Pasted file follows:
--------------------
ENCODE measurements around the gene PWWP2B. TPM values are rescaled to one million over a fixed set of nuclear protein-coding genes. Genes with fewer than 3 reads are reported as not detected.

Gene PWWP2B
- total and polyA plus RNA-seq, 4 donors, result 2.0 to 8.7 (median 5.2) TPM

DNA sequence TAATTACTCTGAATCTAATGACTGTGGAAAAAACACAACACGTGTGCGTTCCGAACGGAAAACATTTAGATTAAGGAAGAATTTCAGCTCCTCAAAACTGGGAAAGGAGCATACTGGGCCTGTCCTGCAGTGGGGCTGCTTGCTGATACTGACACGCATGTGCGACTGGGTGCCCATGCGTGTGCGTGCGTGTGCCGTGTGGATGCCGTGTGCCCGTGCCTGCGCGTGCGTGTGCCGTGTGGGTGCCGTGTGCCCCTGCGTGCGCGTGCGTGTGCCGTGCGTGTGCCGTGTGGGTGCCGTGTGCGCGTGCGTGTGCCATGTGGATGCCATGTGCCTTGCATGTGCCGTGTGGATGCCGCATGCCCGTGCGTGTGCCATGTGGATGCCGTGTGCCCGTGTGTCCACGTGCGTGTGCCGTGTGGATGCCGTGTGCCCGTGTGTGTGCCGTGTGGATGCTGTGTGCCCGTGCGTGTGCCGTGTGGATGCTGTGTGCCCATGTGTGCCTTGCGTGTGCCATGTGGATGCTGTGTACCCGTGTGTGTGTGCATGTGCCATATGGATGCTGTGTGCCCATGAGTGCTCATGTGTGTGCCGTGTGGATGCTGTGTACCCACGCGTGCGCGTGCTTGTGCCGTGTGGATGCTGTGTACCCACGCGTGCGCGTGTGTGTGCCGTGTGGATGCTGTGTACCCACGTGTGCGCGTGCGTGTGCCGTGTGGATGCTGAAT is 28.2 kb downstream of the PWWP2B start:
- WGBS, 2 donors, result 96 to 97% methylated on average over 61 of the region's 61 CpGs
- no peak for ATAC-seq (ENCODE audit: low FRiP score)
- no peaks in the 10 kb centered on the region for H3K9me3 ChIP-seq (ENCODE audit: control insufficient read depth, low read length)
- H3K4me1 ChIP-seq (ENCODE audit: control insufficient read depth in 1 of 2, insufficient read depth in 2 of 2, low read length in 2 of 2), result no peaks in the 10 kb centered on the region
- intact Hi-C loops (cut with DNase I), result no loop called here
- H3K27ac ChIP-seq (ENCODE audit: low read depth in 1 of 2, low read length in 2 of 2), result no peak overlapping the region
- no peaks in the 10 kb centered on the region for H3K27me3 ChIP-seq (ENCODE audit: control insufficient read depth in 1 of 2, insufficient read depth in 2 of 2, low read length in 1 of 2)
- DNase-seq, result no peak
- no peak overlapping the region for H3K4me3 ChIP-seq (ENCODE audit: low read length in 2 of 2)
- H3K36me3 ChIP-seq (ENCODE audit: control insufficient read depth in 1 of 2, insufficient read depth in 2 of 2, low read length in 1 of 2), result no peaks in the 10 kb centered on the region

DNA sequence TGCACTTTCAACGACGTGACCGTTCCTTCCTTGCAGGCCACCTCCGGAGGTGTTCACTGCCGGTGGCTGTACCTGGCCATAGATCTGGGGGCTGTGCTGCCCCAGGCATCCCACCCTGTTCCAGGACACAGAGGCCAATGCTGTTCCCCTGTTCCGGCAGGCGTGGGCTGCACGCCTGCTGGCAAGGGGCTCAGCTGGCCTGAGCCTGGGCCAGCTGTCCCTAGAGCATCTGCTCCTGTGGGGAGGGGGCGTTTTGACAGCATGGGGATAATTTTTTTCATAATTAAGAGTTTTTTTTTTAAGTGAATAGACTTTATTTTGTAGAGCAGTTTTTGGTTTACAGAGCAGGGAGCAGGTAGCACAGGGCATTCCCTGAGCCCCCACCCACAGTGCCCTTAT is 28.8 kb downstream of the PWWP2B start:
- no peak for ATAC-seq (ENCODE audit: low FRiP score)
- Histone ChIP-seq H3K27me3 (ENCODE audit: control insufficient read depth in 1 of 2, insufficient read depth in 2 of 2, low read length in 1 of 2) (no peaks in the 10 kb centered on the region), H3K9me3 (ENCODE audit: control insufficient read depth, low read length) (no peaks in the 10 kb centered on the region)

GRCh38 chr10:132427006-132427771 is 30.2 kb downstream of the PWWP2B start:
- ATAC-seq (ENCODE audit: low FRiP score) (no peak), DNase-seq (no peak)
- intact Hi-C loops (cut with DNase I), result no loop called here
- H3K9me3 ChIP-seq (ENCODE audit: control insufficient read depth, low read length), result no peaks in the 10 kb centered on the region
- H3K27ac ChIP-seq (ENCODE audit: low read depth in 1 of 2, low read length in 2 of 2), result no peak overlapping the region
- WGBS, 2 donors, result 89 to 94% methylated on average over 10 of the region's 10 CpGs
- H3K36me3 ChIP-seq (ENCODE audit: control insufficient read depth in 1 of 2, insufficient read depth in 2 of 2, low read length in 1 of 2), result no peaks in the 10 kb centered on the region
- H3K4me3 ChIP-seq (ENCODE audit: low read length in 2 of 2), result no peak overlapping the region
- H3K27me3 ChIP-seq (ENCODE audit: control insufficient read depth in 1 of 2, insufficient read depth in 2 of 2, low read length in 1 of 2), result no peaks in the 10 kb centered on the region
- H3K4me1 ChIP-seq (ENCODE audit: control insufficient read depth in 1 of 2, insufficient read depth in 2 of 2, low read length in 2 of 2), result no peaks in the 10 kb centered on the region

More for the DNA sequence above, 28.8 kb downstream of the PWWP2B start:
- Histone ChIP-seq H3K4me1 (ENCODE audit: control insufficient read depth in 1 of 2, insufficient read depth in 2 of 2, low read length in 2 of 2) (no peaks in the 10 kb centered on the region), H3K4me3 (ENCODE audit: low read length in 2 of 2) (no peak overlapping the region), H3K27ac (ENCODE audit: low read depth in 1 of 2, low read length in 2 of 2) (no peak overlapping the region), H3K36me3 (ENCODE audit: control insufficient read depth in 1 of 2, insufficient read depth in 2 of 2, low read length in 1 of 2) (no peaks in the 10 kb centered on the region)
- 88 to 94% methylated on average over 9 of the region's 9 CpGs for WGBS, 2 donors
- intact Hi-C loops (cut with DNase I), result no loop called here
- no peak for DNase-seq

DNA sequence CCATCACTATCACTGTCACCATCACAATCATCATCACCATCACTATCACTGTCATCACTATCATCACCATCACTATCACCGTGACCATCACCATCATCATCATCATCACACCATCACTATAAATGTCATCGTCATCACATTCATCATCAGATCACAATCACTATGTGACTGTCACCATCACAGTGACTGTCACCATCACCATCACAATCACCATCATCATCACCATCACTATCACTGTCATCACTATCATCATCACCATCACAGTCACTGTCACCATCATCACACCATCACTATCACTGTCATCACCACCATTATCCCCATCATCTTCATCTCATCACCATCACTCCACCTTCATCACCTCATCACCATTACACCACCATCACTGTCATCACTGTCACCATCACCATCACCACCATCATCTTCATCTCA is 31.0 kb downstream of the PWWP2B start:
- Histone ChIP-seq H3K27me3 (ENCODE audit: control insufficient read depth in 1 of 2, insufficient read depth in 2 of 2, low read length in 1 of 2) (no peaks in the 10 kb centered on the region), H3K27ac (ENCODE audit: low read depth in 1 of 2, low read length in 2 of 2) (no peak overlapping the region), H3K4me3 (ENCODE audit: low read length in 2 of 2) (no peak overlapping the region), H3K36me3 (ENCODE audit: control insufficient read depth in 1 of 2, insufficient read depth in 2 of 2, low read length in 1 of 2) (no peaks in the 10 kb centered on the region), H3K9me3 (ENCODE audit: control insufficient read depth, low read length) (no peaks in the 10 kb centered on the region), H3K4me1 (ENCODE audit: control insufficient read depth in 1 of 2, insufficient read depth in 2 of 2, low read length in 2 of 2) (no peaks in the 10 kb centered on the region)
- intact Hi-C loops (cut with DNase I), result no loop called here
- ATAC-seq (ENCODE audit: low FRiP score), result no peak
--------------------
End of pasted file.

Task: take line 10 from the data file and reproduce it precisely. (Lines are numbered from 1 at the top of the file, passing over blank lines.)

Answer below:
- H3K27ac ChIP-seq (ENCODE audit: low read depth in 1 of 2, low read length in 2 of 2), result no peak overlapping the region